Courtesy of Queens College
Lucille Kyvallos is one of 12 finalists for the 2019 class of the Women’s Basketball Hall of Fame.

A Queens College coaching legend is on the verge of basketball immortality.

Lucille Kyvallos, the legendary Queens College women’s basketball coach who is considered a pioneer of the sport, was recently announced as one of 12 finalists for the 2019 class of the Women’s Basketball Hall of Fame.

“We are very proud of Lucille Kyvallos for her well-deserved nomination for the 2019 Women’s Basketball Hall of Fame Class. Kyvallos’ positive influence extended not only to the many student-athletes she coached here at Queens College, but also to all the student-athletes around the country who benefited from her contributions to the advancement of the game of women’s basketball,” Queens College President Félix V. Matos Rodríguez said.

In 2017, Kyvallos’ signature of Lucille Kyvallos was unveiled on the basketball court in Queens College’s Fitzgerald Gymnasium, an honor that was a long time coming and finally came to fruition after several years.

Borough President Melinda Katz was on hand during the October 2017 ceremony to issue a proclamation, which read:

“Whereas, as part of its celebration of its 80 years of service, Queens college is dedicating its basketball court in honor of Lucille Kyvallos, who coached the Queens College women’s basketball team from 1969 to 1979 and from 1980 to 1981 and who led the U.S. women’s national basketball team to a silver medal at the World Games in Bulgaria in 1977.”

“The World’s Borough, is extremely proud of the achievements of Lucille Kyvallos and warmly congratulates her as she receives the honor of having the Queens College basketball court be dedicated in her name.”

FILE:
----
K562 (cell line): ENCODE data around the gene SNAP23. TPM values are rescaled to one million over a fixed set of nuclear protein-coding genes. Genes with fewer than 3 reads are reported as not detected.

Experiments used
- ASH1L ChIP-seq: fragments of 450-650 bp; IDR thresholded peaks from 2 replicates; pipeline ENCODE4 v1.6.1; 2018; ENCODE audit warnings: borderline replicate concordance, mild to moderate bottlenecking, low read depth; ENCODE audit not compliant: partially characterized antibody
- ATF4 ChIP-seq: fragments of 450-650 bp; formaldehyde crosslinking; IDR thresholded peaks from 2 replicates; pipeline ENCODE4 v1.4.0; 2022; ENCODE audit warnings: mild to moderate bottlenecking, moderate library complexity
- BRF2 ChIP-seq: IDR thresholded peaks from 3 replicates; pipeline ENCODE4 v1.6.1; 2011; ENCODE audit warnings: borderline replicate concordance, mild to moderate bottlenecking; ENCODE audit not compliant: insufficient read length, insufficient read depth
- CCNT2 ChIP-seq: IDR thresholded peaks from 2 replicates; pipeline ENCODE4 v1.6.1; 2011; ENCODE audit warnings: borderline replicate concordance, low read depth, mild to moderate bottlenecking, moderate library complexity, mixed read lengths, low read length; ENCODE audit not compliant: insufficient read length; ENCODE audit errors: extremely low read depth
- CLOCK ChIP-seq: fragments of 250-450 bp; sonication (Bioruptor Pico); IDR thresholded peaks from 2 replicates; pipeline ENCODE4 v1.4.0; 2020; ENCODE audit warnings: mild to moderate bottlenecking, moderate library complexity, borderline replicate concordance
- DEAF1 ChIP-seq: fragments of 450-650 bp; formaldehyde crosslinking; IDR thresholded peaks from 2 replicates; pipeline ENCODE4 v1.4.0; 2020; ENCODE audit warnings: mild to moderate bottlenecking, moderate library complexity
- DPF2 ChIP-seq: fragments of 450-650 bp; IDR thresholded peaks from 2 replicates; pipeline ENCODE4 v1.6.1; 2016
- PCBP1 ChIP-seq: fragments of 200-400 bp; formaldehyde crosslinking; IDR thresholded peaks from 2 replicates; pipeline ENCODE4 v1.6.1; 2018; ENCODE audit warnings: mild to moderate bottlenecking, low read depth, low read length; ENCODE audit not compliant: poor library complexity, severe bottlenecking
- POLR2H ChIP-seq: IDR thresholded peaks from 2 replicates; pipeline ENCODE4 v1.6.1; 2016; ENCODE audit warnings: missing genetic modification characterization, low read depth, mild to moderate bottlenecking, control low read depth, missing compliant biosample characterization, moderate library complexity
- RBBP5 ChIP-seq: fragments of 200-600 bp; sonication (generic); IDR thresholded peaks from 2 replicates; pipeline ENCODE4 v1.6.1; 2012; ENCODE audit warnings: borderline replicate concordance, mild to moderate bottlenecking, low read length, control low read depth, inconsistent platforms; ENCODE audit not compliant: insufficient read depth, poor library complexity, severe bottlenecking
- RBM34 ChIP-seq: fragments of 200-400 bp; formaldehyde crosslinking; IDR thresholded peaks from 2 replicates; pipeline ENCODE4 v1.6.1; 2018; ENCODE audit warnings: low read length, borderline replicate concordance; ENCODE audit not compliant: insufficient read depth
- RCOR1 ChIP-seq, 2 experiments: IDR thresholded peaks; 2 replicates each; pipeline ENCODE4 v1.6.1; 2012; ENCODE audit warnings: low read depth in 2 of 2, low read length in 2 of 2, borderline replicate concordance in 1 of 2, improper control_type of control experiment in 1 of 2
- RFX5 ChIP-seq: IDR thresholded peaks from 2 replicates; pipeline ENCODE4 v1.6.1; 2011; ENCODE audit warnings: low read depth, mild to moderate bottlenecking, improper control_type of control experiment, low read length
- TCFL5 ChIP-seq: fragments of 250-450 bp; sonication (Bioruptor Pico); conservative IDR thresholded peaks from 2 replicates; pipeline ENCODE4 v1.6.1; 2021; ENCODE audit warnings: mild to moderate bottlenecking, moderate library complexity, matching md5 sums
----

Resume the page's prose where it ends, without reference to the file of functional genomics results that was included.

Additionally, Katz declared Oct. 14, 2017 as Lucille Kyvallos Day.

Kyvallos said that the day of the dedication is one that she will never forget.

“I’m overwhelmed with this tribute to my past and I’m very happy to see my signature,” Kyvallos said after the court dedication. “It is a major honor to be the first woman in the city that had a basketball court named for her. It is really monumental to me.”

Kyvallos took over as head coach of the program in 1968 and served in that role for 12 seasons.

During her tenure, Kyvallos built the Lady Knights into a powerhouse program.

The team compiled a stellar 239-77 record under her tutelage and was ranked among nation’s the top ten sqauds from 1972-1978.

The Lady Knights’ success under Kyvallos received national recognition and on Feb. 22, 1975, Madison Square Garden invited Queens College and Immaculata to play the first-ever collegiate women’s basketball game at the world’s most famous arena.

Nearly 12,000 fans came out to witness the historic event, with Immaculata edging Queens in a thrilling contest.

Kyvallos’ story extended beyond Queens, when, in 1977, she was named head coach of the United States women’s basketball team at the World University Games in Sofia, Bulgaria, where she she led USA to a silver medal, losing only to the Soviet Union in the gold medal game.

Kyvallos also served on the United States Olympic Committee from 1969 to 1972 and from 1974 to 1976.

Kyvallos’ 1972-73 squad was the first women’s basketball team to be inducted into the New York City Basketball Hall of Fame. She was also inducted into the NYC Basketball Hall of Fame herself, along with the West Chester College Hall of Fame, and the Queens College Athletics Hall of Fame.

In addition to her success on the court, Kyvallos was at the forefront of the Title IX movement and positioned women’s basketball on the national sports media scene.

“Her pioneering legacy is an everyday part of our student-athletes’ experience as they compete on the college’s Lucille Kyvallos basketball court, the first such court in New York City to be named for a woman,” Félix V. Matos Rodríguez said.

Reach editor Zach Gewelb by e-mail at zgewelb@schnepsmedia.com or by phone at (718) 260–4539.

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